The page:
Trifles by Susan Glaspell

In the play, Trifles, the author narrates the dilemma Minnie undergoes in her village while being in a marriage with John. Important to note is that Minnie opts to kill her husband owing to her becoming insane. The reason why Minnie wants to kill her husband is that he breaks the neck her canary. The symbolism used in naming the characters reveals how the legal structures in the society have failed to integrate women. In particular, Minnie is given a name which brings out her shrinking woman identity. On the other hand, her husband, John Wright, dictates what goes on in the life of Minnie as he considers himself right. Mrs. Hale claims that "She used to sing. He killed that, too." (Glaspell, Susan). For this reason, it is clear that he has intentionally changed the domestic sphere of his wife into a prison. Besides dominating her life with his script, John Wright proceeds to deny her funds that would enable her to acquire decent clothing. The choice of the title Trifle reveals the kind of patriarchy that exists in the society from a woman’s point of view. Therefore, the trivialities only come to manifest themselves where women seem to be the perpetrators and not the men. Susan Glaspell taking the standpoint of a woman reveals how Mr. Henderson, the Attorney, and Mr. Peters, the Sheriff fail to consider some of the crucial details in the process of exercising justice. However, Glaspell claims that "the truth could be perceived in different ways and not always logically." (Glaspell, Susan). For this matter, it becomes evident that the concept of the justice system has its flaws since it fails to represent all individuals (both male and female) fully.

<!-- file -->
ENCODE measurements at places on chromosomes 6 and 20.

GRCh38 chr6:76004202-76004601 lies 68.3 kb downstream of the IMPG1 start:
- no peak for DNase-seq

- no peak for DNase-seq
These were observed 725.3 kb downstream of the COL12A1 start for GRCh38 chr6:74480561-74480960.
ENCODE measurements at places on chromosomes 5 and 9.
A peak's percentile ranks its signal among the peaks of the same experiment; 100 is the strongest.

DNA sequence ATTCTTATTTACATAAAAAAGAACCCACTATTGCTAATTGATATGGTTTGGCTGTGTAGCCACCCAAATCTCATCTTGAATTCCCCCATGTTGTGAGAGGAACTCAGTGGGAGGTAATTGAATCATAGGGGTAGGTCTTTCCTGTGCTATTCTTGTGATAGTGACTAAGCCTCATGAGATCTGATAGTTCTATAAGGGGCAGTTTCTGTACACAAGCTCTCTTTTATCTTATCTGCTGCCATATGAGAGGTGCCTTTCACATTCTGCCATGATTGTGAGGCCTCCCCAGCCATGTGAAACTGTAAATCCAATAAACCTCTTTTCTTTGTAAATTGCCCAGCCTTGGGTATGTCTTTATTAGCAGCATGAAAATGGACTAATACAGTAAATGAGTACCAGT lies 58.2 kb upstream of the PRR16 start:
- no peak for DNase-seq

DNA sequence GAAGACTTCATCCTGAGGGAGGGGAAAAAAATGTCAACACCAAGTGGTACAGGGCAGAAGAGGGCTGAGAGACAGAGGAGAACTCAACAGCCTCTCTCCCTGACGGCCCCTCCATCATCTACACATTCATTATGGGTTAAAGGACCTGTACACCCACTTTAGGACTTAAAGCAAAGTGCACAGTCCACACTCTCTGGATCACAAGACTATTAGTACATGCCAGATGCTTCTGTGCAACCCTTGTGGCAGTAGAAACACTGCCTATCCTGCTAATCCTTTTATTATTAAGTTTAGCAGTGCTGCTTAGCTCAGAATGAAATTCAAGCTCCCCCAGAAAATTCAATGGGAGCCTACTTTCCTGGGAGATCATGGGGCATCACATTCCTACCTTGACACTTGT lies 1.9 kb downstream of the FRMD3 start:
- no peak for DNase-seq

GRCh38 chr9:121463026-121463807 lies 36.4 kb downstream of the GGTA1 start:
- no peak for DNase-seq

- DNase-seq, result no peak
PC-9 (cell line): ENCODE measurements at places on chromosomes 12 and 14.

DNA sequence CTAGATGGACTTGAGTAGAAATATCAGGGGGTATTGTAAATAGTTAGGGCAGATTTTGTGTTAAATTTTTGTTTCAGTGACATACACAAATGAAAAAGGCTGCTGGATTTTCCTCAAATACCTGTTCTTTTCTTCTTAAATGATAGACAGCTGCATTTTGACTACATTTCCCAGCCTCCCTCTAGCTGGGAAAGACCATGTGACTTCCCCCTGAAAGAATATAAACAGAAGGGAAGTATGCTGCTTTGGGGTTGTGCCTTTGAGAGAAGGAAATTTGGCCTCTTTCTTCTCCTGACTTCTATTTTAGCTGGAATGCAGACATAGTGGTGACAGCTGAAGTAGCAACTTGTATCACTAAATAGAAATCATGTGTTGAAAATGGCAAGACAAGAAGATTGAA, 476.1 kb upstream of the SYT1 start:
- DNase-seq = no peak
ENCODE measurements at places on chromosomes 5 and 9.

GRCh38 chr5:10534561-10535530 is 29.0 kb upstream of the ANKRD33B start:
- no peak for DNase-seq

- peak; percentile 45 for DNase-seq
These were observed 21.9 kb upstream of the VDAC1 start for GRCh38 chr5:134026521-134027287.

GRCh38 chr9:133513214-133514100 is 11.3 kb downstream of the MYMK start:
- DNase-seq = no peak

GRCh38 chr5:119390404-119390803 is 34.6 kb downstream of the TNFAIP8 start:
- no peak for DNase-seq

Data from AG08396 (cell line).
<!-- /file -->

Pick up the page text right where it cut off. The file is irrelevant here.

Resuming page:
Works Cited

Chopin, Kate. "The Story of an Hour." The World's Best Short Stories: Anthology & Criticism, vol. 3: Famous Stories, Roth Publishing, 1990, p. 296. The World's Best Series. LitFinder, login.aclibproxy.idm.oclc.org\/login?url=http:\/\/go.galegroup.com\/ps\/i.do?p=LITF&sw=w&u=txshracd2904&v=2.1&id=GALE%7CLTF0000119071WK&it=r&asid=3971c60e37f7422f6f9532ce84089cfa. Accessed 8 Aug. 2017. Frost, Robert. "The Road Not Taken." The Oxford Book of American Poetry, edited by David Lehman, Oxford University Press, 2006, p. 222. LitFinder, login.aclibproxy.idm.oclc.org\/login?url=http:\/\/go.galegroup.com\/ps\/i.do?p=LITF&sw=w&u=txshracd2904&v=2.1&id=GALE%7CLTF0000226096WK&it=r&asid=34a2892b3cffd63cdf6d8f9ee282ba79. Accessed 8 Aug. 2017. Glaspell, Susan. "Trifles." Plays, by Susan Glaspell, Small, Maynard & Company, 1920, pp. [1]-30. LitFinder, login.aclibproxy.idm.oclc.org\/login?url=http:\/\/go.galegroup.com\/ps\/i.do?p=LITF&sw=w&u=txshracd2904&v=2.1&id=GALE%7CCX3237400005&it=r&asid=f08f16df9e8317038b4dc555a6c21730. Accessed 8 Aug. 2017.